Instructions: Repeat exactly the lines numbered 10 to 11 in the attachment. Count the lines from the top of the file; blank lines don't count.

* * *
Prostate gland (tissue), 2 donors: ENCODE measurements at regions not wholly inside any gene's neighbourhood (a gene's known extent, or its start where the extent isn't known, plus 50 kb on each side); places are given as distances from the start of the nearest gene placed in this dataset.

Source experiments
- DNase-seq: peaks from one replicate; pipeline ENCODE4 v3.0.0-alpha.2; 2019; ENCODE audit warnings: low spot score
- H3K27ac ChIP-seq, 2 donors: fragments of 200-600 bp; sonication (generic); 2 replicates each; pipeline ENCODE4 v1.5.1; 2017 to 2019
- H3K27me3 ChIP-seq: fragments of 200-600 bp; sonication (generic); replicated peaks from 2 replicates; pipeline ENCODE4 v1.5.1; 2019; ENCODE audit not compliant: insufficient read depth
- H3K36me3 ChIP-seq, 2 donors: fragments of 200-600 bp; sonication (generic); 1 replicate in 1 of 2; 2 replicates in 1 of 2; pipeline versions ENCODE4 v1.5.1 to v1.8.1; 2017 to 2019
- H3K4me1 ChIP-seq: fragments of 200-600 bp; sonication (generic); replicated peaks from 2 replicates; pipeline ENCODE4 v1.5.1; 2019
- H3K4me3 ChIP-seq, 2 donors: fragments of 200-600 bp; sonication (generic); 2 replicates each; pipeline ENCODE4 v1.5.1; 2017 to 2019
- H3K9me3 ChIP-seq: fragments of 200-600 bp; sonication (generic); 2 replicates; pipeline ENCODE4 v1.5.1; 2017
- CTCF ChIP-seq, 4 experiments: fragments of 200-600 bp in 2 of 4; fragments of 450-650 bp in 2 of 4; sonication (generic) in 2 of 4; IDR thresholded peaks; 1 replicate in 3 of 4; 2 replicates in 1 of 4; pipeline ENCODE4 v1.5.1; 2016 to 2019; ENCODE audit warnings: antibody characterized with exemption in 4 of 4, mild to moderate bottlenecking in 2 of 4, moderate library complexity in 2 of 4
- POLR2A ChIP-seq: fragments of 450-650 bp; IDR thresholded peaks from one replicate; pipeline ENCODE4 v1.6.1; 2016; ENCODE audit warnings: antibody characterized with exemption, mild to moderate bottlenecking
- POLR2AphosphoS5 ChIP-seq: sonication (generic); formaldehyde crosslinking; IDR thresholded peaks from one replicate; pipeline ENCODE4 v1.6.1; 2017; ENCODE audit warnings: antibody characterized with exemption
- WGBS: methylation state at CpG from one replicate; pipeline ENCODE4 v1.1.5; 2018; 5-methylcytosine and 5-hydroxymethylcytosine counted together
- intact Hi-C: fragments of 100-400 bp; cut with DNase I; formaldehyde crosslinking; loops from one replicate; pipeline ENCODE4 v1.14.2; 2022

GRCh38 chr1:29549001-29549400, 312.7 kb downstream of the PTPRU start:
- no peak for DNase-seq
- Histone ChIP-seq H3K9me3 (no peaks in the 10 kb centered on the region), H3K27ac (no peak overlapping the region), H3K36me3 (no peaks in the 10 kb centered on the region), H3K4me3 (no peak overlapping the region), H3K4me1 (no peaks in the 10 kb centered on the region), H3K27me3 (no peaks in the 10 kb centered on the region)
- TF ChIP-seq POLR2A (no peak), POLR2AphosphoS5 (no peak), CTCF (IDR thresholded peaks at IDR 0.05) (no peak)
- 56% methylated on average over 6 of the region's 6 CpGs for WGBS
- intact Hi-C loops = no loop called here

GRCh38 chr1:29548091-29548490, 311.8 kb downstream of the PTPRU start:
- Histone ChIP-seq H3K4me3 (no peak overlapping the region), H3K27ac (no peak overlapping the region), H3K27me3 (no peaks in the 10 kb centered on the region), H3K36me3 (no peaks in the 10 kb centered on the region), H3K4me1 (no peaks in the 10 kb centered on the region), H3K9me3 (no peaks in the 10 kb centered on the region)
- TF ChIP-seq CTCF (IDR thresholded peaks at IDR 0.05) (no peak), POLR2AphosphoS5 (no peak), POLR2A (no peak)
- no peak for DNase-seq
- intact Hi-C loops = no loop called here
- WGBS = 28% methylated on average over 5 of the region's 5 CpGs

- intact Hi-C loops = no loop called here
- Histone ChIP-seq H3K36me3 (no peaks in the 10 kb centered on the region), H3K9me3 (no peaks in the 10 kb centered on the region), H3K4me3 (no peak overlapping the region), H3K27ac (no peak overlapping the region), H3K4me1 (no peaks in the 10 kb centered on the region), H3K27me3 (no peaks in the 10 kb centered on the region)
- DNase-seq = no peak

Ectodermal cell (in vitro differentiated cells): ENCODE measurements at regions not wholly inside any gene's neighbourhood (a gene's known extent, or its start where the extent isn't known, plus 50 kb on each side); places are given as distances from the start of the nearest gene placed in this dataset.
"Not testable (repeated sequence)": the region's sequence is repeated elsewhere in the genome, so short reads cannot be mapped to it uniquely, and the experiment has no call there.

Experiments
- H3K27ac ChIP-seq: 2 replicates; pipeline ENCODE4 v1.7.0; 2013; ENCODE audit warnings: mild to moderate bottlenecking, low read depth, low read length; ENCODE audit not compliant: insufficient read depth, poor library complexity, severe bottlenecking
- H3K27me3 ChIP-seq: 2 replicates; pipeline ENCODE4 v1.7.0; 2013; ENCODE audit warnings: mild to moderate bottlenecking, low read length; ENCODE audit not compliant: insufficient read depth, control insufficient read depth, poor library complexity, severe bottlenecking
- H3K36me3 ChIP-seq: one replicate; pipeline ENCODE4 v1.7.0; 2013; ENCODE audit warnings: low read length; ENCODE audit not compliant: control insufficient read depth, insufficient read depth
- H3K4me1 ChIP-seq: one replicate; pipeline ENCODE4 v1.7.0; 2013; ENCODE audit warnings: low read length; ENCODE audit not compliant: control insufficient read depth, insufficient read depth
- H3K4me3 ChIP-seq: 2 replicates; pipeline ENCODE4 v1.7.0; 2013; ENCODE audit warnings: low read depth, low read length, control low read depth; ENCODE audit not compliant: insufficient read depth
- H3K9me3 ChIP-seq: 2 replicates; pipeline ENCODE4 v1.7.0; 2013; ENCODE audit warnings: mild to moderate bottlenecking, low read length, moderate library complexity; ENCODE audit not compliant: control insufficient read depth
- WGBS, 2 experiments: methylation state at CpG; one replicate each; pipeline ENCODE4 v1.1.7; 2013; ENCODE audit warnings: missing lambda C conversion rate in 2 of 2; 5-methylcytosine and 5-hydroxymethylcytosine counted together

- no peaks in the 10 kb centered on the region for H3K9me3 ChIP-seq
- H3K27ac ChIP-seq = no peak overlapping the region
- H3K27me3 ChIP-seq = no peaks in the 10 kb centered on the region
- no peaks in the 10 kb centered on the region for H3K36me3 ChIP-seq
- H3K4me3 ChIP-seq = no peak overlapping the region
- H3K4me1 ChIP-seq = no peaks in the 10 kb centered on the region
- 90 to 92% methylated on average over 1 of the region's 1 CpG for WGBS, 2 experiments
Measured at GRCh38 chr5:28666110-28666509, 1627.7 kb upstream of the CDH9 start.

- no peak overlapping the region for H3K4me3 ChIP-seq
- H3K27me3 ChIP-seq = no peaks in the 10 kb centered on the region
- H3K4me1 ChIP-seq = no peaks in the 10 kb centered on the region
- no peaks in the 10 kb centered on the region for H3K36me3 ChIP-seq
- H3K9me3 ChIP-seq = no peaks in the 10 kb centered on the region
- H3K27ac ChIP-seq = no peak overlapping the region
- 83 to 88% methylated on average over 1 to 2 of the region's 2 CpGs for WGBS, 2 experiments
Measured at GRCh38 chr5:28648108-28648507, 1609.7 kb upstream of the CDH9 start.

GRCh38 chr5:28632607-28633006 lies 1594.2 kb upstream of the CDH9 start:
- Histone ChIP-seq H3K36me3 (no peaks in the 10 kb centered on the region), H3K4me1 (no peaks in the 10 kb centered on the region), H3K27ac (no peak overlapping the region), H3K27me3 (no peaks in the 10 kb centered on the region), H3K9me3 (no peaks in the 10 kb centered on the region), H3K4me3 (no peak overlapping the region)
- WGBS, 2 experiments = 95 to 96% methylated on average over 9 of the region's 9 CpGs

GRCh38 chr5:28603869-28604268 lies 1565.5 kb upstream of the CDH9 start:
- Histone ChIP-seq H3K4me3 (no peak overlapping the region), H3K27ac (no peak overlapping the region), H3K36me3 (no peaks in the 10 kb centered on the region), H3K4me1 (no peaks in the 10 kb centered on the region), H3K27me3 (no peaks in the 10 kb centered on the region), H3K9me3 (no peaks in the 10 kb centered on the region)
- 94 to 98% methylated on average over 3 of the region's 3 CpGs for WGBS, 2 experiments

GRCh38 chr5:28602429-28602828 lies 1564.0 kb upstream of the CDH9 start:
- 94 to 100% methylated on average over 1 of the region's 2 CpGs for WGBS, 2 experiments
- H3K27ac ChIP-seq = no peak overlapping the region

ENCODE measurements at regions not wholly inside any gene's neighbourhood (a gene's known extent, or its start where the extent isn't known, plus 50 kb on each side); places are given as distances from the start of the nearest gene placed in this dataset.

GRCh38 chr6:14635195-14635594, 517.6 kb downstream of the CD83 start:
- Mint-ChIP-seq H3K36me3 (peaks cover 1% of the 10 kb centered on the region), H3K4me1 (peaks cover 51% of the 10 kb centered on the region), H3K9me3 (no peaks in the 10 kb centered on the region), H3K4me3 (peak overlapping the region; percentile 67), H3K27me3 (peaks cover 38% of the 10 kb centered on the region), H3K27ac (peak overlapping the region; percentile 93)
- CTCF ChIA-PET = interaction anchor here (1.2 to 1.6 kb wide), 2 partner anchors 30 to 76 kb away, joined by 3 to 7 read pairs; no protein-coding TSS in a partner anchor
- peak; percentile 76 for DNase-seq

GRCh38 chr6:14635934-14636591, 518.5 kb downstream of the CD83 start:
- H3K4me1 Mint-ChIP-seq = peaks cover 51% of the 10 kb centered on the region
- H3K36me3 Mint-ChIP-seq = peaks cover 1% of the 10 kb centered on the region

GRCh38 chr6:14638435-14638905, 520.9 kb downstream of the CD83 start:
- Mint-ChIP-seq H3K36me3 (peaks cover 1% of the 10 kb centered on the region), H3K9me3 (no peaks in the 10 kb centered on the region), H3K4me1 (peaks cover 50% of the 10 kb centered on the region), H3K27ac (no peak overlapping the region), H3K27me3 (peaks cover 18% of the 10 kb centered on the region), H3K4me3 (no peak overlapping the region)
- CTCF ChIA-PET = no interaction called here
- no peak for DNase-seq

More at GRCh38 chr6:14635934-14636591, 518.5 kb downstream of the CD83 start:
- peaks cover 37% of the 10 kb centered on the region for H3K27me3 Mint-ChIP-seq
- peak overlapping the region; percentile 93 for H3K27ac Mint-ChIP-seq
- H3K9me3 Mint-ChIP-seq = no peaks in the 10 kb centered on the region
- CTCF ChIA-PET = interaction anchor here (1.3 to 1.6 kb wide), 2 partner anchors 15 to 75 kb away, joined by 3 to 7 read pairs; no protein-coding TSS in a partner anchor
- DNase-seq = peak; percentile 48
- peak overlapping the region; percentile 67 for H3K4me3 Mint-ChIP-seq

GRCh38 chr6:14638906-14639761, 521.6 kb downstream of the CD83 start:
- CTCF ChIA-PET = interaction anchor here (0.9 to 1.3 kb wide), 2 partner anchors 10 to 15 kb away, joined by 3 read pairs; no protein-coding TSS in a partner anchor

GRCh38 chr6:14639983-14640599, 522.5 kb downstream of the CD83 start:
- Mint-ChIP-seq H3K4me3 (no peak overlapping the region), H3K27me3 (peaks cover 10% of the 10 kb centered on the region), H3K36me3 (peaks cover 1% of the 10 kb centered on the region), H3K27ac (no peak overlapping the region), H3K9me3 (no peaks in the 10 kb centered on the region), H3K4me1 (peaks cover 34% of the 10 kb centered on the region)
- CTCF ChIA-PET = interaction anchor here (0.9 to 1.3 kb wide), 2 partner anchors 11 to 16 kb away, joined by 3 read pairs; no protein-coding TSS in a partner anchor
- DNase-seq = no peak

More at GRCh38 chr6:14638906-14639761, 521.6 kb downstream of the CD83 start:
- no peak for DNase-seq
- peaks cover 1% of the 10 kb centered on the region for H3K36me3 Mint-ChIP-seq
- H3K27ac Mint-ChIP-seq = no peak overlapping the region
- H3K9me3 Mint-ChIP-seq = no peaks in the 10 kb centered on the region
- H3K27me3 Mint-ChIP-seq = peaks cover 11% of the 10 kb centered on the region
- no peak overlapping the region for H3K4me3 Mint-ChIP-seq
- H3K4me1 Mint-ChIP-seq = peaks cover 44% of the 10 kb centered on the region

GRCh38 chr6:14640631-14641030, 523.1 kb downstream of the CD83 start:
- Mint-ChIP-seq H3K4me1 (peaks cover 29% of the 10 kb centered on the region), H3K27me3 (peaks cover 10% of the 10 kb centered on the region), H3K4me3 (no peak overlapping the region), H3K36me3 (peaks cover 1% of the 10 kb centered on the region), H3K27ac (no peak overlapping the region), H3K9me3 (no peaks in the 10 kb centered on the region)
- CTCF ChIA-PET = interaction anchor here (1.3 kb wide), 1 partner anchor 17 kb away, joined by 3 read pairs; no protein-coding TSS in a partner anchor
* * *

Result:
- CTCF ChIP-seq, 4 experiments: fragments of 200-600 bp in 2 of 4; fragments of 450-650 bp in 2 of 4; sonication (generic) in 2 of 4; IDR thresholded peaks; 1 replicate in 3 of 4; 2 replicates in 1 of 4; pipeline ENCODE4 v1.5.1; 2016 to 2019; ENCODE audit warnings: antibody characterized with exemption in 4 of 4, mild to moderate bottlenecking in 2 of 4, moderate library complexity in 2 of 4
- POLR2A ChIP-seq: fragments of 450-650 bp; IDR thresholded peaks from one replicate; pipeline ENCODE4 v1.6.1; 2016; ENCODE audit warnings: antibody characterized with exemption, mild to moderate bottlenecking